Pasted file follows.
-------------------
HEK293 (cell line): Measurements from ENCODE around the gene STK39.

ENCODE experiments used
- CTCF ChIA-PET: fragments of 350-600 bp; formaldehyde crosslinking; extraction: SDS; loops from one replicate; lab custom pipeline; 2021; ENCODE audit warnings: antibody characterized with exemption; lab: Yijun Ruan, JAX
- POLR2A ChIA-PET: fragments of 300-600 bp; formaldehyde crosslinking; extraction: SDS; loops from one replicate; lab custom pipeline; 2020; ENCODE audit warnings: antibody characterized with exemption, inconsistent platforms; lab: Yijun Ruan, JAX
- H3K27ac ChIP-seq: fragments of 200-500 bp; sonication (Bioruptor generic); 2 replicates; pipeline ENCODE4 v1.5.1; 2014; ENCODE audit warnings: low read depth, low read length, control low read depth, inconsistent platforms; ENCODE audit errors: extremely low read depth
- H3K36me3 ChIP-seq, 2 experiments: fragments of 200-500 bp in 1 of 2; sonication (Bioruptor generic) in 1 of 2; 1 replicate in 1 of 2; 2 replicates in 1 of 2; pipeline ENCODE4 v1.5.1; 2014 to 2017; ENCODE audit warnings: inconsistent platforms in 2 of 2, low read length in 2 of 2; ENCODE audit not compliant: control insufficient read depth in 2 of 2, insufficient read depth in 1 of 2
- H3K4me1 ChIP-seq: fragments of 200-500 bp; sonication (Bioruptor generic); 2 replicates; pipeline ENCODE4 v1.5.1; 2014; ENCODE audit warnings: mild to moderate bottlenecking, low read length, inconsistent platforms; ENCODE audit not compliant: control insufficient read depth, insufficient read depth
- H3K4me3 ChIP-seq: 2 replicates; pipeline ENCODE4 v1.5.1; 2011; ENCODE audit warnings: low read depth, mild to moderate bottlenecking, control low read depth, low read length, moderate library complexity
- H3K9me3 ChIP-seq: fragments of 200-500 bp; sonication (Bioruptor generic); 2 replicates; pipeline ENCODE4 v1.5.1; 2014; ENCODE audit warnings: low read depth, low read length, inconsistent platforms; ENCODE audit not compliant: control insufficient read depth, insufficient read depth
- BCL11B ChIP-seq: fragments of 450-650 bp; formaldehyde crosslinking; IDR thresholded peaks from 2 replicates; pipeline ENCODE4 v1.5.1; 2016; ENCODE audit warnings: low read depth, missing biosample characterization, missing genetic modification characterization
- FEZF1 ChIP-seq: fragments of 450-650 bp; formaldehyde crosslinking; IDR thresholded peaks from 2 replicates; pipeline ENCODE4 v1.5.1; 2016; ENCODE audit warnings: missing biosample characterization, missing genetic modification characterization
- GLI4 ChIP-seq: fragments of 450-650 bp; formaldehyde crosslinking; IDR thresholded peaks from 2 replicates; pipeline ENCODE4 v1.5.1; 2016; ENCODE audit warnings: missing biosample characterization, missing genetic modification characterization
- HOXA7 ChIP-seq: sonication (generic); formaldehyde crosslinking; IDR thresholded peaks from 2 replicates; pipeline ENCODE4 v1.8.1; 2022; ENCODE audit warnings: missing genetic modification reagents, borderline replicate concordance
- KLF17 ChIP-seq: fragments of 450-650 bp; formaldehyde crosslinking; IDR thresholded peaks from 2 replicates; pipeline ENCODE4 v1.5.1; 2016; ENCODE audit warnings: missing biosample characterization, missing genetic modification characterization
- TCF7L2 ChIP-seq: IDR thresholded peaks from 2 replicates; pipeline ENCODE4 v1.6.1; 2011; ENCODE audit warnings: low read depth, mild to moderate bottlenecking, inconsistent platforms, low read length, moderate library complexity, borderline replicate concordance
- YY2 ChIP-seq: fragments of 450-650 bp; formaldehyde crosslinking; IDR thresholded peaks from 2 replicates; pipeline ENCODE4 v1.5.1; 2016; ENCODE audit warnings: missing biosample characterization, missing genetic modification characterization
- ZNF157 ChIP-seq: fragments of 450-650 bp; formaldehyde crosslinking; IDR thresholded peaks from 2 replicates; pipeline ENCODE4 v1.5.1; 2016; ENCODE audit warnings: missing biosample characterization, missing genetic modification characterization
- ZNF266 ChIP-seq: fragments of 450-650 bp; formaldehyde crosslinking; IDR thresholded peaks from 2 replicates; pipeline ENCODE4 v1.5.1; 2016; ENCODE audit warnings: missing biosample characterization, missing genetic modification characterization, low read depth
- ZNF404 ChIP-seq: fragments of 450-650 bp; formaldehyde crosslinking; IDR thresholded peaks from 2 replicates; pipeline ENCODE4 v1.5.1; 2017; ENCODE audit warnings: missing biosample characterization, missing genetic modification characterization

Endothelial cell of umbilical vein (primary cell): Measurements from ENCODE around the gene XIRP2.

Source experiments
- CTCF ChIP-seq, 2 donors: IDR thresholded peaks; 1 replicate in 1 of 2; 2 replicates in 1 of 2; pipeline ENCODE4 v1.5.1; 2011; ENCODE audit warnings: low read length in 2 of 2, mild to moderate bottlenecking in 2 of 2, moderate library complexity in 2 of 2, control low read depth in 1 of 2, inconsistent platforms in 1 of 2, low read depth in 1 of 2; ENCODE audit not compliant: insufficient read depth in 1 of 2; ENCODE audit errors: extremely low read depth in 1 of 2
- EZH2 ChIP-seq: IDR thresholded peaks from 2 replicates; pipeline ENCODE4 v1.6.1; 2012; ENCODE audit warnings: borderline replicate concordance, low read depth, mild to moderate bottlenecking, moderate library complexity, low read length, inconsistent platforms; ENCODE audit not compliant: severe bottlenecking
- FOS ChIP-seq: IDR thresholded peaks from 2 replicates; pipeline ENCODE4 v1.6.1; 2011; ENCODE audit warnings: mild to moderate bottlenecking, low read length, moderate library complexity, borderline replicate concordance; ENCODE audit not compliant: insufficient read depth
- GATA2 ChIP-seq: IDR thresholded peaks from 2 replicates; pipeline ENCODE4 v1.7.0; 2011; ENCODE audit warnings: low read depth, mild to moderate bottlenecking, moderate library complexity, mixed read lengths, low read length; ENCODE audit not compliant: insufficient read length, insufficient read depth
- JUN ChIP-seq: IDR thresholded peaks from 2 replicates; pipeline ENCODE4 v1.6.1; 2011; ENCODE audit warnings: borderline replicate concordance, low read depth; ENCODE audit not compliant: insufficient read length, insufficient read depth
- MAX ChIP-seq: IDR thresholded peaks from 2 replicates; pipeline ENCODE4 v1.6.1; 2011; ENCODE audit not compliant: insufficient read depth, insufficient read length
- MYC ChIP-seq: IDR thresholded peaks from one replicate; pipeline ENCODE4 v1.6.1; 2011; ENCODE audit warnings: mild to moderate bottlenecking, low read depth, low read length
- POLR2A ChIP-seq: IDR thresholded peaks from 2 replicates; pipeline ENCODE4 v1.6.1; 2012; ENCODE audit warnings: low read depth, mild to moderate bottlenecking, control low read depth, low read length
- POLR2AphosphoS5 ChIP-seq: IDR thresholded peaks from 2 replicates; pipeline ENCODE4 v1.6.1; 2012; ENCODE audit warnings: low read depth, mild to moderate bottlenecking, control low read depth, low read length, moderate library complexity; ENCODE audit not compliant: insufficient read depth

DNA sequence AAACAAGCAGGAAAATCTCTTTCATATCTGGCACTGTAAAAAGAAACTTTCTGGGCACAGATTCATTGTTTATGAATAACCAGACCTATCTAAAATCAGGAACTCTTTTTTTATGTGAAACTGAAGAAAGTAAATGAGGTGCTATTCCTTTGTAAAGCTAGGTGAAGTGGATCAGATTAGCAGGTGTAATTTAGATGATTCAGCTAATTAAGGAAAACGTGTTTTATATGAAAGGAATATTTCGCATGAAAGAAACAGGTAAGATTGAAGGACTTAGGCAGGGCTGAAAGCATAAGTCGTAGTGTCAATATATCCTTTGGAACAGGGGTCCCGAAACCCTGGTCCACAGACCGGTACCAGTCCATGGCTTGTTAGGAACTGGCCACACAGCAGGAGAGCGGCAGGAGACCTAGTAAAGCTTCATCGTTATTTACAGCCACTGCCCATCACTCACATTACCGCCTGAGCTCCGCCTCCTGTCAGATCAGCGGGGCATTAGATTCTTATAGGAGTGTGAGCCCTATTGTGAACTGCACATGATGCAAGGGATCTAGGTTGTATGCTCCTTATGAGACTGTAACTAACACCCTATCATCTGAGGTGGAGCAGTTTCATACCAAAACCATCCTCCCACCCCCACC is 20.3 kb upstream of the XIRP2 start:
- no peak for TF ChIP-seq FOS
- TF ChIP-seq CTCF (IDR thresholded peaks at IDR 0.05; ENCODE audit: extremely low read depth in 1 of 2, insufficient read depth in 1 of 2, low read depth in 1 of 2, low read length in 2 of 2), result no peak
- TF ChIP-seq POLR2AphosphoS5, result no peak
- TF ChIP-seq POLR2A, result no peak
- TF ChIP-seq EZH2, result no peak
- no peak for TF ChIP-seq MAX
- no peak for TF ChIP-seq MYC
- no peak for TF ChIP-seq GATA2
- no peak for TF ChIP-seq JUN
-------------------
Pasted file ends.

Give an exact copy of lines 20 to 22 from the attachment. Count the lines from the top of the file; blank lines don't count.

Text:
Endothelial cell of umbilical vein (primary cell): Measurements from ENCODE around the gene XIRP2.

Source experiments
- CTCF ChIP-seq, 2 donors: IDR thresholded peaks; 1 replicate in 1 of 2; 2 replicates in 1 of 2; pipeline ENCODE4 v1.5.1; 2011; ENCODE audit warnings: low read length in 2 of 2, mild to moderate bottlenecking in 2 of 2, moderate library complexity in 2 of 2, control low read depth in 1 of 2, inconsistent platforms in 1 of 2, low read depth in 1 of 2; ENCODE audit not compliant: insufficient read depth in 1 of 2; ENCODE audit errors: extremely low read depth in 1 of 2